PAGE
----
Laurie’s teaching focuses the intersections of justice, gender relations, and race/ ethnicity in American literatures, while emphasizing the importance of resourcefulness and creativity in the critical act. Her courses span American literary history and cultural studies: ranging from early-nation fiction and the American Renaissance’s many literary components, to studies of the American novel—from late-19th century narratives of ‘progress’ and passing, to mid-century noir and contemporary studies in multiethnic, migrant, and ‘urban’ literatures. Of primary importance in her teaching is awakening students to the intricate interplays, revealed through literature, between American cultures, social reality, and the nation’s many fictions.
Laurie has published on the 2013 Boston Marathon bombing; the ideological condition of post-911 America; the art of Jean-Michel Basquiat, Lorna Simson—among other topics. She has presented her scholarship at professional conferences around the world, including material on Jacques Derrida, Angela Davis, Carlene Hatcher Polite, and many others. Her research has been featured in Johns Hopkins’ College Literature, Critical Legal Thinking, Cambridge University’s Journal of American Studies, Bowling Green University’s Rhizomes, and elsewhere. Laurie has also reviewed book and article manuscripts for publishers such as Routledge, Johns Hopkins University Press, and others.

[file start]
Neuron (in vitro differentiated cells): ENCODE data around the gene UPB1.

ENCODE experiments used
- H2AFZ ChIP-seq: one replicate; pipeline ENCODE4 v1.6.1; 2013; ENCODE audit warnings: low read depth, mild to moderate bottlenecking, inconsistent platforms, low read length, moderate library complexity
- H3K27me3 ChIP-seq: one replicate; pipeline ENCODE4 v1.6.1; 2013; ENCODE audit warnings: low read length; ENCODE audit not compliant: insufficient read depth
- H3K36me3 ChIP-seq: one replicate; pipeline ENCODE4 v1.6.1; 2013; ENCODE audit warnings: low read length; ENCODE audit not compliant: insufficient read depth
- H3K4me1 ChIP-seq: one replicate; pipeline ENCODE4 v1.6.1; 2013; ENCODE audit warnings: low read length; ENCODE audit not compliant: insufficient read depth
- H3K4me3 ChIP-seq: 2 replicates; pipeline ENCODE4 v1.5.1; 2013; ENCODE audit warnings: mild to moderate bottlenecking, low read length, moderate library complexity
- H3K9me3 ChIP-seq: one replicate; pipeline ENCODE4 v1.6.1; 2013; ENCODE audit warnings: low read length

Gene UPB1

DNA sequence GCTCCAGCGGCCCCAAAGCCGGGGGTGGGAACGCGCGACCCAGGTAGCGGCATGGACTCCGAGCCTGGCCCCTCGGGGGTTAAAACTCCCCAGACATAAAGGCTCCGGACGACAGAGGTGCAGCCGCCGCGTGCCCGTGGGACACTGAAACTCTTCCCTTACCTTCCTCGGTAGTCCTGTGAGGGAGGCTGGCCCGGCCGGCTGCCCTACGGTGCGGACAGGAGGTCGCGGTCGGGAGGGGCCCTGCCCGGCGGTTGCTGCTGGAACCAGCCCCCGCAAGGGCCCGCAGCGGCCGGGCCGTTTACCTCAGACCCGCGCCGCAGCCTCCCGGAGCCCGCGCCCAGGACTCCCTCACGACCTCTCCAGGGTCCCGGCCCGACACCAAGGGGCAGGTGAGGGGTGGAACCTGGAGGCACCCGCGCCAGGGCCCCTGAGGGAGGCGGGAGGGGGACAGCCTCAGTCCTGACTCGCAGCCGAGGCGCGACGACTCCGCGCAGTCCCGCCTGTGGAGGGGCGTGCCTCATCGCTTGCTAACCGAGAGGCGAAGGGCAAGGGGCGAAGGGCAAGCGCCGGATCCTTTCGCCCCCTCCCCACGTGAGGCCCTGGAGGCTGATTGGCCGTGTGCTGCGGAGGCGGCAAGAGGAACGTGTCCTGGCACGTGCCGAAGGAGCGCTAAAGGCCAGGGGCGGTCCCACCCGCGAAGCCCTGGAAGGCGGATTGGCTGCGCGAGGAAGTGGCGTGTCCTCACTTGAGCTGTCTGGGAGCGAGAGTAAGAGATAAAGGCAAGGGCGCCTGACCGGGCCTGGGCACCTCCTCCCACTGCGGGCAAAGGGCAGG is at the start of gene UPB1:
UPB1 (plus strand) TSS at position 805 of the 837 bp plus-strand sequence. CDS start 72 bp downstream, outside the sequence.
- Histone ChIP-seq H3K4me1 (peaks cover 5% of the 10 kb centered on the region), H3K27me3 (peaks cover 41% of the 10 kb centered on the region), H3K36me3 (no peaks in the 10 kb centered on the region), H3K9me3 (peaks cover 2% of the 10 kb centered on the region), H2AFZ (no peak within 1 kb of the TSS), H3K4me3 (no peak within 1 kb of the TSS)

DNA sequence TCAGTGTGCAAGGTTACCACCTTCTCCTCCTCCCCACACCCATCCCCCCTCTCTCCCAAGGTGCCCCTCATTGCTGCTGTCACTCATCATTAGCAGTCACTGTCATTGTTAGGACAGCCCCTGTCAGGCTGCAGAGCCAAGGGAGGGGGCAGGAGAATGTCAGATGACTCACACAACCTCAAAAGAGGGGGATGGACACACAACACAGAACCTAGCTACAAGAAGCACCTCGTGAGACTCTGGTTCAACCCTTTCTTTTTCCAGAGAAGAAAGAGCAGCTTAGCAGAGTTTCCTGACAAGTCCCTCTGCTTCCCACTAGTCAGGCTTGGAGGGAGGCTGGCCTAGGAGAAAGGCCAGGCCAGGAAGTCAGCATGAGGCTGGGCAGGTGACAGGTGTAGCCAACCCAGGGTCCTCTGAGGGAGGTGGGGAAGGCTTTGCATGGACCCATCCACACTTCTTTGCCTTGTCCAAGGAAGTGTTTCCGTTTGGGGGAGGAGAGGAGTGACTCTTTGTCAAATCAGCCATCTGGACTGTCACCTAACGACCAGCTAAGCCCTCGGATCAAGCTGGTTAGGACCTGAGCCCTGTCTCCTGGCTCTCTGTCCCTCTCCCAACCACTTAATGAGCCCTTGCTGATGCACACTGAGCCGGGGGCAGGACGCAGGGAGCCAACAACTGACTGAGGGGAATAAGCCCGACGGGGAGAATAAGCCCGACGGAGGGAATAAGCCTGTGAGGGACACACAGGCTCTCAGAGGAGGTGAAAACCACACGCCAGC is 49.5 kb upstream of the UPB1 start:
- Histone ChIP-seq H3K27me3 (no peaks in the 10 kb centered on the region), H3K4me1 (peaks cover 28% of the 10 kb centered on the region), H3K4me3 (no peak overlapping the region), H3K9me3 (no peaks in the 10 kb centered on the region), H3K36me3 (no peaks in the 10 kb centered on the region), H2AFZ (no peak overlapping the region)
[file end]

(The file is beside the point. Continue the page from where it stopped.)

Her book, The American Novel After Ideology, 1961-2000 (Bloomsbury, Dec. 2020) combines her work for College Literature with new examinations of well-known novels by writers such as J.D. Salinger, Leslie Marmon Silko, and Philip Roth. These “difficult” novels, she claims, hold period-specific resources that inform a 21st-century approach to ‘multiethnic’ American literary studies, promising to expand readers’ perception of ideology’s role in American culture, even well after the “end of ideology,” following WWII.